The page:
This article follows my previous one on Bayesian probability & probabilistic programming that I published few months ago on LinkedIn. And for the purpose of this article, I am going to assume that most this article readers have some idea what a Neural Network or Artificial Neural Network is. Neural Network is a non-linear function approximator. We can think of it as a parameterized function where the parameters are the weights & biases of Neural Network through which we will be typically passing our data (inputs), that will be converted to a probability between 0 and 1, to some kind of non-linearity such as a sigmoid function and help make our predictions or estimations. These non-linear functions can be composed together hence Deep Learning Neural Network with multiple layers of this function compositions.
Financial markets have been one of the earliest adopters of machine learning (ML). People have been using ML to spot patterns in the markets since 1980s. Even though ML has had enormous successes in predicting the market outcomes in the past, the recent advances in deep learning haven't helped financial market predictions much. While deep learning and other ML techniques have finally made it possible for Alexa, Google Assistant and Google Photos to work, there hasn't been much progress when it comes to stock markets.
Recurrent neural networks (RNNs) have shown promising results in audio and speech-processing applications. The increasing popularity of Internet of Things (IoT) devices makes a strong case for implementing RNN-based inferences for applications such as acoustics-based authentication and voice commands for smart homes. However, the feasibility and performance of these inferences on resource-constrained devices remain largely unexplored. The authors compare traditional machine-learning models with deep-learning RNN models for an end-to-end authentication system based on breathing acoustics.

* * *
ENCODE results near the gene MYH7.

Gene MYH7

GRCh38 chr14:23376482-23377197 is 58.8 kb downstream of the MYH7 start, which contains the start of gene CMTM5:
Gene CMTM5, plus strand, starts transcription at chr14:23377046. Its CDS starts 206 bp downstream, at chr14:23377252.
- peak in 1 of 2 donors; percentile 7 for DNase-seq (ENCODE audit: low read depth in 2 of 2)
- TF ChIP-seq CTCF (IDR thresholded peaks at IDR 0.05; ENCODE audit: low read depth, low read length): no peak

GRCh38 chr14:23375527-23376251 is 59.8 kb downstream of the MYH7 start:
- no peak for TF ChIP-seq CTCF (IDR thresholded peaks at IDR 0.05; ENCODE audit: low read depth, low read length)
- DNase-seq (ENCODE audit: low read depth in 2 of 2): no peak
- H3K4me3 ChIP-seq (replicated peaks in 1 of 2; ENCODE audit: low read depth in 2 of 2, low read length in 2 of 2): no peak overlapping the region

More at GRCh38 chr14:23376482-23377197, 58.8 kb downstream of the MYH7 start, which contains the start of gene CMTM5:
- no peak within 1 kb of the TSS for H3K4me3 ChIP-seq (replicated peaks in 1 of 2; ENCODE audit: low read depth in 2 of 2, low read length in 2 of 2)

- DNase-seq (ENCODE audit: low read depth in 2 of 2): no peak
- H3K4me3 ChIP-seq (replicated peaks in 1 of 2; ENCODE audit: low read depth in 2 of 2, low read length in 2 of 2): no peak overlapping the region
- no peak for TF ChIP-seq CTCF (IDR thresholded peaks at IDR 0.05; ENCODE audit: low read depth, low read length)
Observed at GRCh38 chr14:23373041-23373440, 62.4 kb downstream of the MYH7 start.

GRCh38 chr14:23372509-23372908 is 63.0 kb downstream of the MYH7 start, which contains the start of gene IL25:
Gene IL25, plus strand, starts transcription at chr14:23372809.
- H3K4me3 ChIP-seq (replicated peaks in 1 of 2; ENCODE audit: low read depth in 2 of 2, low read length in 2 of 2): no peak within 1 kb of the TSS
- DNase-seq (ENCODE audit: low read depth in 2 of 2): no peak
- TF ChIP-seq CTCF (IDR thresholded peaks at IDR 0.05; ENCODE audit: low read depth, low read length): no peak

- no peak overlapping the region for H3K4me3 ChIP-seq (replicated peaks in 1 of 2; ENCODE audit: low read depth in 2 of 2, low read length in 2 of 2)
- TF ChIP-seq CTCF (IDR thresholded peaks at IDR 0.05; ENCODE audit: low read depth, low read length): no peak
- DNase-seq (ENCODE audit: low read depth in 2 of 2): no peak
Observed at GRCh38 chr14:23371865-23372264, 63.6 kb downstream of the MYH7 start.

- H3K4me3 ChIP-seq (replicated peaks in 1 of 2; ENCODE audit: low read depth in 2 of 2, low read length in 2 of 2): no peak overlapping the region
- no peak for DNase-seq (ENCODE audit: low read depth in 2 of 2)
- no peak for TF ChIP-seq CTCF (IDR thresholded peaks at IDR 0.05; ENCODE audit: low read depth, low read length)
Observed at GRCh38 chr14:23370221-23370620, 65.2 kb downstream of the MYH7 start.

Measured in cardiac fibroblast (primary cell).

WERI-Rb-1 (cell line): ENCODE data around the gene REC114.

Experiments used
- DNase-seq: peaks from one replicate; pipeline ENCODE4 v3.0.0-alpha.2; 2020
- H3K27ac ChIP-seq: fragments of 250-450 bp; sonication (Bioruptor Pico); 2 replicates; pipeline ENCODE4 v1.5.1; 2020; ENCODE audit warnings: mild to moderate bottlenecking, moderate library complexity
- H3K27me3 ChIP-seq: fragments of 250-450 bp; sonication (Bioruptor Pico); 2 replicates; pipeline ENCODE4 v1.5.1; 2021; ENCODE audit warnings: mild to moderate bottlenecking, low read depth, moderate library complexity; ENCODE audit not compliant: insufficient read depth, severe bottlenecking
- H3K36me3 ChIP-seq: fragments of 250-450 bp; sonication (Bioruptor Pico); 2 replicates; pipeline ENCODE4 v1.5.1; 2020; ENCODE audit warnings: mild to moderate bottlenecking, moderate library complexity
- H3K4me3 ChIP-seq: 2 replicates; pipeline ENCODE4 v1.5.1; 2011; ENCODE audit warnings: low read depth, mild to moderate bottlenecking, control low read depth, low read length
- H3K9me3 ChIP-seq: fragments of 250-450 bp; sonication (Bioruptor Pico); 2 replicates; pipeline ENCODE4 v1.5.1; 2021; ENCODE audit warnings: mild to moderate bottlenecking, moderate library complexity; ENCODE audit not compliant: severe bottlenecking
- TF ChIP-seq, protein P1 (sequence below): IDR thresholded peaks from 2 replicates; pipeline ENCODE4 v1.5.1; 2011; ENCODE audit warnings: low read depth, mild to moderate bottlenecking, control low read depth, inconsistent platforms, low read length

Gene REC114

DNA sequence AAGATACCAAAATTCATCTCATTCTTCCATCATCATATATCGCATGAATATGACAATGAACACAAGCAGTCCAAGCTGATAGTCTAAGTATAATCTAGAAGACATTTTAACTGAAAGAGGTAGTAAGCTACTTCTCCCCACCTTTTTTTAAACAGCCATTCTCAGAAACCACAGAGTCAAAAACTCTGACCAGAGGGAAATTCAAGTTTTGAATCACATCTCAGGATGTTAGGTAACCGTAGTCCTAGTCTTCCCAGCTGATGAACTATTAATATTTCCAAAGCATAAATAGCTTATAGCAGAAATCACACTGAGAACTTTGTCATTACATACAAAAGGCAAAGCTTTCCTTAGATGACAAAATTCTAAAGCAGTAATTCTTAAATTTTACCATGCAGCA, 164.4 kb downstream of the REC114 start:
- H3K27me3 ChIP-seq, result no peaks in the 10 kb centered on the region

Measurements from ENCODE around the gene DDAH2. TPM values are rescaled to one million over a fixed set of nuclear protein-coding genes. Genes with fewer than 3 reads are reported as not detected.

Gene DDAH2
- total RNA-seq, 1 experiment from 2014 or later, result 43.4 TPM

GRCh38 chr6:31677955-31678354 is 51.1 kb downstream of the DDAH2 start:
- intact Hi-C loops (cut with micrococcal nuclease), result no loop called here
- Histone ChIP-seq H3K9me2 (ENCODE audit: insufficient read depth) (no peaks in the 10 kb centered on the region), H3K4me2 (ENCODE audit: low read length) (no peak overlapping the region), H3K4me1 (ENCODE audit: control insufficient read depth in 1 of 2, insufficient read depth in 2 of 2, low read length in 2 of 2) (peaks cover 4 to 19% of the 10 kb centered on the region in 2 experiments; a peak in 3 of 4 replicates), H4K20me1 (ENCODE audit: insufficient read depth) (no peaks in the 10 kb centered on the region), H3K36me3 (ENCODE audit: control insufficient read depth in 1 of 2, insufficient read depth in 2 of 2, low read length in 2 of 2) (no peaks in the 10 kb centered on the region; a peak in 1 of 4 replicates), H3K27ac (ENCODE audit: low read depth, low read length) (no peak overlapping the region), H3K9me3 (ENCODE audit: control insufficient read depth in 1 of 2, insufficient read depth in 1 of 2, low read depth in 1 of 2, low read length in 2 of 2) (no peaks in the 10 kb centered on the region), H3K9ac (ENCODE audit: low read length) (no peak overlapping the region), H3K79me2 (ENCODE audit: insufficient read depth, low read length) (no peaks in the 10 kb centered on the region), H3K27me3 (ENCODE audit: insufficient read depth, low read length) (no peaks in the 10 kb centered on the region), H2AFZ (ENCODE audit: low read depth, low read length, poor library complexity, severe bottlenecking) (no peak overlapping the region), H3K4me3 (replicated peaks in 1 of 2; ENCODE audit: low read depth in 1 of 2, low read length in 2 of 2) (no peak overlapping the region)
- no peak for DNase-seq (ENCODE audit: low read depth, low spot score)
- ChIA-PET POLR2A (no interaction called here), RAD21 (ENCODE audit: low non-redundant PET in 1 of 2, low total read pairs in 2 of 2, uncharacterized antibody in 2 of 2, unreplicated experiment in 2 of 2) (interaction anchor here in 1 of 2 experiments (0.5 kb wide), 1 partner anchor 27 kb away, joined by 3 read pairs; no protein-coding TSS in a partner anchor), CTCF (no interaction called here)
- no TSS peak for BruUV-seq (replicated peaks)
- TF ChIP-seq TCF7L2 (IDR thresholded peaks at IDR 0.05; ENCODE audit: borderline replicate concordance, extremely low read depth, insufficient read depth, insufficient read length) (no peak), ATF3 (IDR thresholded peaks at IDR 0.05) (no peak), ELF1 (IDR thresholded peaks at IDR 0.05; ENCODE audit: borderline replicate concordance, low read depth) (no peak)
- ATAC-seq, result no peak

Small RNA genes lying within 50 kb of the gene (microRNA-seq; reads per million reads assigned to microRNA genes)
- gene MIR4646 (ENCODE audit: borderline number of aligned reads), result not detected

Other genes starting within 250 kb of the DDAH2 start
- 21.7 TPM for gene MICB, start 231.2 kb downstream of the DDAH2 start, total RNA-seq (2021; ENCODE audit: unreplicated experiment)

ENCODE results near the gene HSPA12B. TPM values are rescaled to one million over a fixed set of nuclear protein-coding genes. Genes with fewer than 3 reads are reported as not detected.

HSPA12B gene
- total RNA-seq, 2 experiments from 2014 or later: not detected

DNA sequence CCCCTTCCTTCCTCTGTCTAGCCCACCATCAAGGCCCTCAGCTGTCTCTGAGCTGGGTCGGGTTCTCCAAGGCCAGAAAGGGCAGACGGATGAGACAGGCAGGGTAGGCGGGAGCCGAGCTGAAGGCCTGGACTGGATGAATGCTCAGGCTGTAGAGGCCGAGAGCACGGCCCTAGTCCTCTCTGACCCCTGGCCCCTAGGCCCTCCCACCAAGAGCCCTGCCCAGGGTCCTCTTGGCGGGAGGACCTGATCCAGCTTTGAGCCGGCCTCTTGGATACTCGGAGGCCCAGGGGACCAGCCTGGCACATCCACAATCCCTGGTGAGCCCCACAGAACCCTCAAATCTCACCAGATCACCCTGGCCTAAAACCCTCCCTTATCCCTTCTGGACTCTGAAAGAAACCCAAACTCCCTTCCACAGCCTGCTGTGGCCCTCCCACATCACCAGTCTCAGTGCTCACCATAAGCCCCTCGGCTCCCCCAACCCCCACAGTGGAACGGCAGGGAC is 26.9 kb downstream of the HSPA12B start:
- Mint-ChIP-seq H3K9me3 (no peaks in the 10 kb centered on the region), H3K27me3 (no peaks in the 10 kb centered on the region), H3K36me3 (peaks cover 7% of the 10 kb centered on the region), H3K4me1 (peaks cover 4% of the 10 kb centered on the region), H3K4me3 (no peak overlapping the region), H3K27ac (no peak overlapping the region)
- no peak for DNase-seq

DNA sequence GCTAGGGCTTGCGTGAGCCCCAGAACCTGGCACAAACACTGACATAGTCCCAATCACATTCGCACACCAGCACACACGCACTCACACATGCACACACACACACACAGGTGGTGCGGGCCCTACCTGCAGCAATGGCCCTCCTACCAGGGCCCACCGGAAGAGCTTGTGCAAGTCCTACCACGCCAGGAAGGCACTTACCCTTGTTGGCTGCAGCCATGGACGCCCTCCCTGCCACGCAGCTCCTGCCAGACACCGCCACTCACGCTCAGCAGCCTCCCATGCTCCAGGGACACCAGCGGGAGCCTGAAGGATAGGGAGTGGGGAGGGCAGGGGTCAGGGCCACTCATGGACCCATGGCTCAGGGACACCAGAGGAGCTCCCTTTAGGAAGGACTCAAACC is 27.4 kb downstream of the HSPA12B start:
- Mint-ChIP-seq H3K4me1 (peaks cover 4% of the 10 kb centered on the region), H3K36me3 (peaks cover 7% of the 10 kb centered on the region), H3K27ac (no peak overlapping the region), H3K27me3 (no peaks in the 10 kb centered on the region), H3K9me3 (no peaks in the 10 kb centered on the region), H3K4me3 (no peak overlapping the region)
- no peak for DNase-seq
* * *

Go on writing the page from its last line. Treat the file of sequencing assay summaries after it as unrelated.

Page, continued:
Anyone that might be concerned about computers taking over look away now, because they are a step closer to sounding just like humans. Researchers in the UK at Google's DeepMind unit have been working on making computer-generated speech sound as "natural" as humans. The technology, called WaveNet, which is focused on the area of speech synthesis, or text-to-speech, was found to sound more natural than any of Google's products. However, this was only achieved after the WaveNet artificial neural network was trained to produce English and Chinese speech which required copious amounts of computing power, so the technology probably won't be hitting the mainstream any time soon. Using a convolutional neural network, which is used for artificial intelligence in deep learning, it is trained on data and then the systems make inferences about new data, in addition to being used to generate new data.